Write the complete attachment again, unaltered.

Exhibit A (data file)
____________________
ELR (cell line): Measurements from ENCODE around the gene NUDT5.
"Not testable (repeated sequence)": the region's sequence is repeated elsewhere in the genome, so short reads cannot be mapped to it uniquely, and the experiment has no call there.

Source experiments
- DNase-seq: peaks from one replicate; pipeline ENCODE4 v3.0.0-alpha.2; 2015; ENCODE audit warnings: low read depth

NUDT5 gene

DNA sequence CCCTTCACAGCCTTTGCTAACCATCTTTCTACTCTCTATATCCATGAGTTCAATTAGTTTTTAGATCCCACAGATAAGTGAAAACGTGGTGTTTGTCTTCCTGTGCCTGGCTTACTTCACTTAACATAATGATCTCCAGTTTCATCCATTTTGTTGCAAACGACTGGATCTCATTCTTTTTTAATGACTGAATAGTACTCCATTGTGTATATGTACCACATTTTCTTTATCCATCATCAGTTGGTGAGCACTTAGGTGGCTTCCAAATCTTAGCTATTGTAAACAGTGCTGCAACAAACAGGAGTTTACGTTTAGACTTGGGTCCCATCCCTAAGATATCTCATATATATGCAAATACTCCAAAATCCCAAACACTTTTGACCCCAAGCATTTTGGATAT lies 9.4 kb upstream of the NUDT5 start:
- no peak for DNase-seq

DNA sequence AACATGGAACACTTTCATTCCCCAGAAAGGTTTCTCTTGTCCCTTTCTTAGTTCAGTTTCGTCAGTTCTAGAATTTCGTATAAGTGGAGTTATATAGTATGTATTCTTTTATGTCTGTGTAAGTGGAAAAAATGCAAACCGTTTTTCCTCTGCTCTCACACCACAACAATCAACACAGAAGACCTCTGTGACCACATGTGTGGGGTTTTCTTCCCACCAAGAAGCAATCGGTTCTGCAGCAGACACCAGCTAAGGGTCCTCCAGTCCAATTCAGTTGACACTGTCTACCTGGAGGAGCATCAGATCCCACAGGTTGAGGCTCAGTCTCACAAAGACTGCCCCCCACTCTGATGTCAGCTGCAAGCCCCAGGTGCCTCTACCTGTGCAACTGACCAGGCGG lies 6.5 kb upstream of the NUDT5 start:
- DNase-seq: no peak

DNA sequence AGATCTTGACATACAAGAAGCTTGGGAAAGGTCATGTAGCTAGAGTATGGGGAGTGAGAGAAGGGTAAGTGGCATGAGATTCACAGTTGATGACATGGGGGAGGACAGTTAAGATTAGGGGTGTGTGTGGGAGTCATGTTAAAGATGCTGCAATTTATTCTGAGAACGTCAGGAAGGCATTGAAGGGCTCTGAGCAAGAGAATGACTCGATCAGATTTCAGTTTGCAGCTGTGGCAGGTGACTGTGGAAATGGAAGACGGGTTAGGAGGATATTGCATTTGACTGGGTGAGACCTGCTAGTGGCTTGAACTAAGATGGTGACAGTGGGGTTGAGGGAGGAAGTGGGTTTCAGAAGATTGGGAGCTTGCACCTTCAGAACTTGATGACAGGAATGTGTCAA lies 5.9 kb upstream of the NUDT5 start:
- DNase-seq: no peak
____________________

ELR (cell line): Measurements from ENCODE around the gene NUDT5.
"Not testable (repeated sequence)": the region's sequence is repeated elsewhere in the genome, so short reads cannot be mapped to it uniquely, and the experiment has no call there.

Source experiments
- DNase-seq: peaks from one replicate; pipeline ENCODE4 v3.0.0-alpha.2; 2015; ENCODE audit warnings: low read depth

NUDT5 gene

DNA sequence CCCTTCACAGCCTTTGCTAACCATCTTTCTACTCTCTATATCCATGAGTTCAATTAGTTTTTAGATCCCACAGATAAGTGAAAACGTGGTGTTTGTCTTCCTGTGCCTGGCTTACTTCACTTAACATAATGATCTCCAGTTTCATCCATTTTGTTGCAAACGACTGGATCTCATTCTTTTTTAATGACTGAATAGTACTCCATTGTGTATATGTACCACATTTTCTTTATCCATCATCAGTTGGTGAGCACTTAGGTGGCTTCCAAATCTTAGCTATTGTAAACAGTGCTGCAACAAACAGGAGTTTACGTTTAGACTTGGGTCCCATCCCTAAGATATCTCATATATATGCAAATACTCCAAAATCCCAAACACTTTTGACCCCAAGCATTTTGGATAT lies 9.4 kb upstream of the NUDT5 start:
- no peak for DNase-seq

DNA sequence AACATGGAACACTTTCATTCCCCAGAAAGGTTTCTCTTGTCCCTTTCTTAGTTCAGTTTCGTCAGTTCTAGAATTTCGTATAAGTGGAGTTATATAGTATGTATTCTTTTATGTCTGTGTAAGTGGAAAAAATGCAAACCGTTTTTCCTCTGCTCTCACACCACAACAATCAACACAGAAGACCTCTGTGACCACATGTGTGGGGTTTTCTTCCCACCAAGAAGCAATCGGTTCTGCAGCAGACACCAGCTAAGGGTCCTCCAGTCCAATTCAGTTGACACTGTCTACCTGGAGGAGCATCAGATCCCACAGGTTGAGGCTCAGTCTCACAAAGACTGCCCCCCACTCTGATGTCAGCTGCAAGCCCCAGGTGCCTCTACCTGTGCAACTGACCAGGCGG lies 6.5 kb upstream of the NUDT5 start:
- DNase-seq: no peak

DNA sequence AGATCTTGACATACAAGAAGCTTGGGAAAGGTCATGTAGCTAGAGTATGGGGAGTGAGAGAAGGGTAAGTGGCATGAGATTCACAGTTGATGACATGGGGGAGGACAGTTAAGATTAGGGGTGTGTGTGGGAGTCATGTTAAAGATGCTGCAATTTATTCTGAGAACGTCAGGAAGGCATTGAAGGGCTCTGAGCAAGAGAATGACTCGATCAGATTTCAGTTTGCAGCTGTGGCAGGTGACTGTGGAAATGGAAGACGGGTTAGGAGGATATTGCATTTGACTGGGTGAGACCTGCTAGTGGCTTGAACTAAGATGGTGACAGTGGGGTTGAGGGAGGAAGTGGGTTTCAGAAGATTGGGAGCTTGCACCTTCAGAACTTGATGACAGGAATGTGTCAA lies 5.9 kb upstream of the NUDT5 start:
- DNase-seq: no peak